Saturday, 15 October 2011
Review: A Long, Long Sleep - Anna Sheehan
Locked away in the chemically-induced slumber of a stasis tube in a forgotten sub-basement, sixteen-year-old Rose slept straight through the Dark Times that killed millions and utterly changed the world she knew. Now, her parents and her first love are long dead, and Rose - hailed upon her awakening as the long-lost heir to an interplanetary empire - is thrust alone into a future in which she is viewed as either a freak or a threat.
Desperate to put the past behind her and adapt to her new world, Rose finds herself drawn to the boy who kissed her, hoping that he can help her start again. But when a deadly danger jeopardises her fragile new existence, Rose must face the ghosts of her past with open eyes - or be left without any future at all.
Visit Anna Sheehan's website more information.
Rose has spent the last 62 years in stasis, completely forgotten about and left in a basement her stasis tube is discovered by accident and she wakes up in a world that she knows nothing about. Her family and friends are long gone and she finds herself the heir to a powerful company that she doesn't want. Rose struggles to fit in and find a place for herself in this strange situation but she will be forced to deal with issues from her past if she is to have any hope of moving on with her life.
I love fairytale retellings and I love futuristic dystopian worlds so as soon as I heard about A Long, Long Sleep I knew I had to read it. I was hooked in from the beginning and it was one of those books that I read in just two sittings (it would have been one but I made the mistake of starting it at midnight and had to stop at 3am because I couldn't keep my eyes open any longer!). This is an impressive debut from Anna Sheehan that makes it to my top books of 2011 list and has me excited to see what she will come up with next.
It is easy to empathise with Rose when she wakes up, nothing is familiar to her and she finds out that all of her family and friends are long gone, not an easy thing for anyone to deal with. On top of that she has to cope with the physical effects of so long spent in stasis - her muscles have wasted away so she is weak, her body is unable to process food properly and even her eyes struggle to adjust to daylight again. Add to that the constant media pressure from being the long lost heir to her parent's empire and it's not surprising that she finds it difficult to cope. With a mysterious enemy intent on taking her life she doesn't know who she can trust or where to turn to for help. Even before her 62 years in stasis she didn't have a regular upbringing and as you learn more about the things she has gone through it is impossible not to feel sorry for her. The story touches on themes of child abuse and isolation that are heartbreaking to read.
Slowly Rose starts to settle in at school and make friends and I have to say how much I loved Otto, I'm fascinated by him and his siblings so although A Long, Long Sleep works as a standalone story I really hope Anna Sheehan is planning on writing a sequel. There is so much about this world that could be touched on in another book and I would definitely be first in line to buy a copy. The plot is much more complicated that it first appears and you get to unravel the various threads slowly watching things twist and turn along the way. I don't want to give anything else away so I'm just going to tell you that if you like fairytales or dystopian novels this is a must read so get hold of a copy as soon as you can.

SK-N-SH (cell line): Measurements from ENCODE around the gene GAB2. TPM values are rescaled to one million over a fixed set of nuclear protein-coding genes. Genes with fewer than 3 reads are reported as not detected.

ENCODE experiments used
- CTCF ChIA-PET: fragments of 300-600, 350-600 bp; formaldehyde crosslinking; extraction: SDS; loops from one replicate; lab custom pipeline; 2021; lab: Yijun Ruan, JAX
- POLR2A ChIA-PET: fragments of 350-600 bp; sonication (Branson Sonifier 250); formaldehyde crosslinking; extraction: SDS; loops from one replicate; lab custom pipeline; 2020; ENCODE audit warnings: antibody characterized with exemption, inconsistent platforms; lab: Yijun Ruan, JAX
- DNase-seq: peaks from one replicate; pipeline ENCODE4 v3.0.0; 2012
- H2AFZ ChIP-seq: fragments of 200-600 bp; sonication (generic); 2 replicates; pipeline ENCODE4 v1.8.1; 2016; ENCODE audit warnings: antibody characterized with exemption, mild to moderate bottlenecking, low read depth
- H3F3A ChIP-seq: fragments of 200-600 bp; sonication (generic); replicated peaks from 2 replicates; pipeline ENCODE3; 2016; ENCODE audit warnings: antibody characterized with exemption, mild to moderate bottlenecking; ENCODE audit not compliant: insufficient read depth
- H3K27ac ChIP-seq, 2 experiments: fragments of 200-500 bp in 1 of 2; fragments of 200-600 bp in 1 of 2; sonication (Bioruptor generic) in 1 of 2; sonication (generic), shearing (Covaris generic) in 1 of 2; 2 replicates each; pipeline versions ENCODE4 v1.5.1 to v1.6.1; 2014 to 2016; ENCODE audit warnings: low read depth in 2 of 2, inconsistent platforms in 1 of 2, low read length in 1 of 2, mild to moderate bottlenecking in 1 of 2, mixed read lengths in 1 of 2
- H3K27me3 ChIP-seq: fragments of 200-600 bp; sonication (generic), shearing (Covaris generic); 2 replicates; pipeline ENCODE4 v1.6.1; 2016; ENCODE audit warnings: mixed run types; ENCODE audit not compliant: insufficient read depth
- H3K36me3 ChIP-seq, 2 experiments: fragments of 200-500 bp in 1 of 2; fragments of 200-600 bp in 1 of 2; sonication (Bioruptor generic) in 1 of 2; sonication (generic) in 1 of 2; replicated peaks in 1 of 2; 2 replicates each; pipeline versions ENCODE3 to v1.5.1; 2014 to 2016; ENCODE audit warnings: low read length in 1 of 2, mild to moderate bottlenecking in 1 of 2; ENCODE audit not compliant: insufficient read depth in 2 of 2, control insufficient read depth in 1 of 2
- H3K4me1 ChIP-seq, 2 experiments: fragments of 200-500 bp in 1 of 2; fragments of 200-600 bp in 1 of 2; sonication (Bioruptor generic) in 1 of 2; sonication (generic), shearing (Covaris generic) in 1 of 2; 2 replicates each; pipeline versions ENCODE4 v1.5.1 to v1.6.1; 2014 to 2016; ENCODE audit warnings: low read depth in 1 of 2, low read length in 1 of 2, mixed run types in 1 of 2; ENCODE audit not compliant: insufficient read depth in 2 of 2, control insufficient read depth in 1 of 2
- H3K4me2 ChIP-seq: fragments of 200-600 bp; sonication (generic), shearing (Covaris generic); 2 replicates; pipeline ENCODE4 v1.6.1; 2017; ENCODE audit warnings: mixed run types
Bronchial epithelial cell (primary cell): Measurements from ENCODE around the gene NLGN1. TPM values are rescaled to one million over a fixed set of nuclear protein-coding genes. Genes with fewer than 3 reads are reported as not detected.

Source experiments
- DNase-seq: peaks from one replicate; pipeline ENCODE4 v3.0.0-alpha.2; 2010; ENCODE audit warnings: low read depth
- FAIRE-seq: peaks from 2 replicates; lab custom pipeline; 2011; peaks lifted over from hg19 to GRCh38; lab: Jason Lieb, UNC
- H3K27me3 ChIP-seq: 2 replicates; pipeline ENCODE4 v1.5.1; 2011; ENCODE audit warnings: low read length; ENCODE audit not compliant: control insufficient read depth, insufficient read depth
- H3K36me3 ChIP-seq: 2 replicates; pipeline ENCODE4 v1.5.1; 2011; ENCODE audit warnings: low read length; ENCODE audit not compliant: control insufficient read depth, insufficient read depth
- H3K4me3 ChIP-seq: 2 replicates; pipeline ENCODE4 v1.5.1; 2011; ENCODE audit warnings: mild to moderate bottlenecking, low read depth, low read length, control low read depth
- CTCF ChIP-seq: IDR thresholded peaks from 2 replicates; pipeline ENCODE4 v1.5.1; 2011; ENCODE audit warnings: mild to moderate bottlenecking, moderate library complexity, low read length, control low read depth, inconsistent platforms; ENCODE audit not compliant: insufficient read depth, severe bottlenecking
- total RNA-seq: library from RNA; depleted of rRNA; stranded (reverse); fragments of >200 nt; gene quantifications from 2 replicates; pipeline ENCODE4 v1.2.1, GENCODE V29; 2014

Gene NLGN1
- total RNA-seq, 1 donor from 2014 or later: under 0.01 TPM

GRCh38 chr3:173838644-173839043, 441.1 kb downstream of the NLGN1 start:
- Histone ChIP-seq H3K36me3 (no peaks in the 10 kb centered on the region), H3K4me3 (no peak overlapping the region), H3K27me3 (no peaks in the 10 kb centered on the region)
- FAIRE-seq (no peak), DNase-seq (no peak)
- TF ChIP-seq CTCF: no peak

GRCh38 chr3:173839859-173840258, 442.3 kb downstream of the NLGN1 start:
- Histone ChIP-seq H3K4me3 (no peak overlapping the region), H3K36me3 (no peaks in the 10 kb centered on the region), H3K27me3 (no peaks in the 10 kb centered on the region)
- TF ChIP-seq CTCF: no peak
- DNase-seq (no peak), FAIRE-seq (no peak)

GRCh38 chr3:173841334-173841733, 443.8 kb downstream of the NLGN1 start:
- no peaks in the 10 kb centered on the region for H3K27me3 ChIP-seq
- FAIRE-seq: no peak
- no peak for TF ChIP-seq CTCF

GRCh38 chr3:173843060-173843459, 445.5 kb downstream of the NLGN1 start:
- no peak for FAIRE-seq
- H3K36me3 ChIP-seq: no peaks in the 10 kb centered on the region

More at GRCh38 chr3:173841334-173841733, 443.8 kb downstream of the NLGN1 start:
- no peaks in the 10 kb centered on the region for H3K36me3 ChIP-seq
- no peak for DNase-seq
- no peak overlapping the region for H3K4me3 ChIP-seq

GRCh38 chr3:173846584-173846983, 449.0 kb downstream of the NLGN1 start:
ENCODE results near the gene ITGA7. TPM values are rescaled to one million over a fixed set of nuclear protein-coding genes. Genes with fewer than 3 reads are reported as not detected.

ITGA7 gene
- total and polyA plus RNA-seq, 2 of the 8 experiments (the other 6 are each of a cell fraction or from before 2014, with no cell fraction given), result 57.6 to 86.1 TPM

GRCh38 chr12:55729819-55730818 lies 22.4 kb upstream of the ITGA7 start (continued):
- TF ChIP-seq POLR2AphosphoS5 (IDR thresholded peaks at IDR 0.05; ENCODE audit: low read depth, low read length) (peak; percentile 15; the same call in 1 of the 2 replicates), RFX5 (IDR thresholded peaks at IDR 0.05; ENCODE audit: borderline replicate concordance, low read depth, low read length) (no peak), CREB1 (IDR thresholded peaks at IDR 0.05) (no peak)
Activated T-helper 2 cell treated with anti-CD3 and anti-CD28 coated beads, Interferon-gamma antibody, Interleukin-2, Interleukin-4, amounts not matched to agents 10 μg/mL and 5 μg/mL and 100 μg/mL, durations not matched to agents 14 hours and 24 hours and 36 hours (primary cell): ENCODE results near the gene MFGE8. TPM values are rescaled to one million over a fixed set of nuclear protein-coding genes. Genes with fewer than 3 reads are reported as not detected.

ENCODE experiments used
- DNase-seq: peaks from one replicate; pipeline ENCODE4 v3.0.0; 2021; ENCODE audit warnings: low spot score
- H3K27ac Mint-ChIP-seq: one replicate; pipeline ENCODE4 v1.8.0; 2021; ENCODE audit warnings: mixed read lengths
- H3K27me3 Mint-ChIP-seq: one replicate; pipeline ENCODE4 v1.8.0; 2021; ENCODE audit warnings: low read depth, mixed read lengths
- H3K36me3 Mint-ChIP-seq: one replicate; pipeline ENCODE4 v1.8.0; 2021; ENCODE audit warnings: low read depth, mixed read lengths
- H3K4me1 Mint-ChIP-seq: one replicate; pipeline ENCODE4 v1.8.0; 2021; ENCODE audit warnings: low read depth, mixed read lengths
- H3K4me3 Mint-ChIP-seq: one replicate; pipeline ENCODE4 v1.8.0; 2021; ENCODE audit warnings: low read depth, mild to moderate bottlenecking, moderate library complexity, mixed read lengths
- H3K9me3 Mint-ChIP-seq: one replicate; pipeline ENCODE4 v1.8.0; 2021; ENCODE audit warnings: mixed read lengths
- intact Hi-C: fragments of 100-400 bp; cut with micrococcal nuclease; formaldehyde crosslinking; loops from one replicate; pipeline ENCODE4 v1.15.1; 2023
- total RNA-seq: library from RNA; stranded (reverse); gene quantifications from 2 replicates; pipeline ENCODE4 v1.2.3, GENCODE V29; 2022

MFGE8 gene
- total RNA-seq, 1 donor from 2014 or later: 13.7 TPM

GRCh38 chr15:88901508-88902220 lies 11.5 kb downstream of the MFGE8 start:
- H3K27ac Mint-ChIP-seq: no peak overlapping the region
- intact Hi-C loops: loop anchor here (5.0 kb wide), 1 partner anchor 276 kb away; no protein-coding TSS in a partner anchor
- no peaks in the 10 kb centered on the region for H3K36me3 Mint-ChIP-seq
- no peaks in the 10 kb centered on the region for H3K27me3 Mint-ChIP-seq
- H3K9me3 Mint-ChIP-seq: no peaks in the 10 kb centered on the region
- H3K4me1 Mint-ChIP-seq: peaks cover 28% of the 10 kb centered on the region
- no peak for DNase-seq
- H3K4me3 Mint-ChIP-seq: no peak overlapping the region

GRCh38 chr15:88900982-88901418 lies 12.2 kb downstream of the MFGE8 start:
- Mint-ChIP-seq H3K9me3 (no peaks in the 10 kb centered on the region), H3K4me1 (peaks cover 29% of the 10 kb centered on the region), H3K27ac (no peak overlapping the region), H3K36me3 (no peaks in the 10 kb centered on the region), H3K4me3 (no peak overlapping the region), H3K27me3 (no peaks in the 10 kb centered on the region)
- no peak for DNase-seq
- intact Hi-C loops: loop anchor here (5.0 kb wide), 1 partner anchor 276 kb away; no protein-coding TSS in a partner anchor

Source: Received from Gollancz in exchange for an honest review
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awesome review. I've seen mixed views on this but I'm glad you enjoyed it.ReplyDelete
The Cait Files
Oh, I can't resist a retelling of a fairy tale. Even if sleeping beauty is one of my least favorites. At least this starts with the waking up and she gets to do something afterwards. Dystopian societies actually aren't high on my list. I'm not sure why. A lot of them I've found are based on the same essential concepts. I'm almost never sure the here would get you there.ReplyDelete
I hope I don't feel sorry for Rose, no matter what she went through. I don't like pitying my characters. I want them to have enough umph so that while I empathize, and sympathize, they've got too much guts and heart for me to do anything else.
I actually prefer stand alones. I've noticed this lately--that I may be in the minority, but to me they are the essence of a book distilled till one sip gets you drunk.
Great review, I'm really intrigued by this one!ReplyDelete
I had mixed feelings about this one. I thought it was a bit slow to get off the ground but the revelations about the family are just staggering and I might have had a bit of an inkling but not to the extent that was eventually revealed.ReplyDelete
@ Cait - it always amuses me how different people's opinions are of the same book :o) I definitely enjoyed this one thoughReplyDelete
@ Bets - I love fairytale retellings too, it's always nice to see a different interpretation on a well loved story :o) I think there has been a lot of dystopian on the market recently & I have started to get a little bored with it but some of them have been fantastic. I don't always think that they are realistic (as in that we could end up living like that in the future) but I do find it interesting to see what the author has imagined. I have to admit that it is nice to read a stand alone sometimes, so many books at the moment are part of a series & the cliffhangers can be killers lol
@ Raimy - I loved this one, I'll be interested to see what you think of it if you do read it
@ Lynn - I agree competely, I knew something dodgy was going on with the family but wow was it a lot worse than I expected!